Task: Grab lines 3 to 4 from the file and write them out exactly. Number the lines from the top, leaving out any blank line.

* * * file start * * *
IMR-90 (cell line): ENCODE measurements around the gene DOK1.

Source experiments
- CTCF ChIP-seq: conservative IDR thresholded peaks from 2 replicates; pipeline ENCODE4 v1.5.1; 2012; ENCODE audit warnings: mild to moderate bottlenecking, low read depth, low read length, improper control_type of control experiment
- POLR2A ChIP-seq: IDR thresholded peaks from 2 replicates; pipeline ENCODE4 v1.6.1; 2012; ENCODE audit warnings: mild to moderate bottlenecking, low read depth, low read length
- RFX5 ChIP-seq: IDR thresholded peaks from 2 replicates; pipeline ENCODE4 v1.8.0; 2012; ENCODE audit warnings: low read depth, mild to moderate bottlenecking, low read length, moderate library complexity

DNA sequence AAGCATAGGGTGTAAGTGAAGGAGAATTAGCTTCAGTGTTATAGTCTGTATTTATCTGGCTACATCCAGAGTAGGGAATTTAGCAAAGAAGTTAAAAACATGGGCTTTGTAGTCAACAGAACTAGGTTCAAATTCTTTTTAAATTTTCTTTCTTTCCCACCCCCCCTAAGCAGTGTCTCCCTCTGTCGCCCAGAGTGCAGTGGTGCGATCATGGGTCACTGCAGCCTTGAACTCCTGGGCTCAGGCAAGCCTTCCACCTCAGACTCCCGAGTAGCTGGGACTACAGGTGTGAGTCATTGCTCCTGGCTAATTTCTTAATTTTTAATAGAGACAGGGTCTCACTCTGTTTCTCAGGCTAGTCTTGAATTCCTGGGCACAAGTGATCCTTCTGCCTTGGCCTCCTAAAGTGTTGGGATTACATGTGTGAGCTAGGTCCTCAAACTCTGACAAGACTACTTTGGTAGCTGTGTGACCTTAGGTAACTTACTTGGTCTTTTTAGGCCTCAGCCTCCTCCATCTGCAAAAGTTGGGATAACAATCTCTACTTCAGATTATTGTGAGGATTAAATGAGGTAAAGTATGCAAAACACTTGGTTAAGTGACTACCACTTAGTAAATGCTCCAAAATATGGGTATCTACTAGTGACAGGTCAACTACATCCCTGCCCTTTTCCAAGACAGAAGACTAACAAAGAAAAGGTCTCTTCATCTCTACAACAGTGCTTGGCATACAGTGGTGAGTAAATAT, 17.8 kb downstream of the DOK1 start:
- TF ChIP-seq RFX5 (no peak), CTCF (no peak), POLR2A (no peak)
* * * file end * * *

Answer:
- CTCF ChIP-seq: conservative IDR thresholded peaks from 2 replicates; pipeline ENCODE4 v1.5.1; 2012; ENCODE audit warnings: mild to moderate bottlenecking, low read depth, low read length, improper control_type of control experiment
- POLR2A ChIP-seq: IDR thresholded peaks from 2 replicates; pipeline ENCODE4 v1.6.1; 2012; ENCODE audit warnings: mild to moderate bottlenecking, low read depth, low read length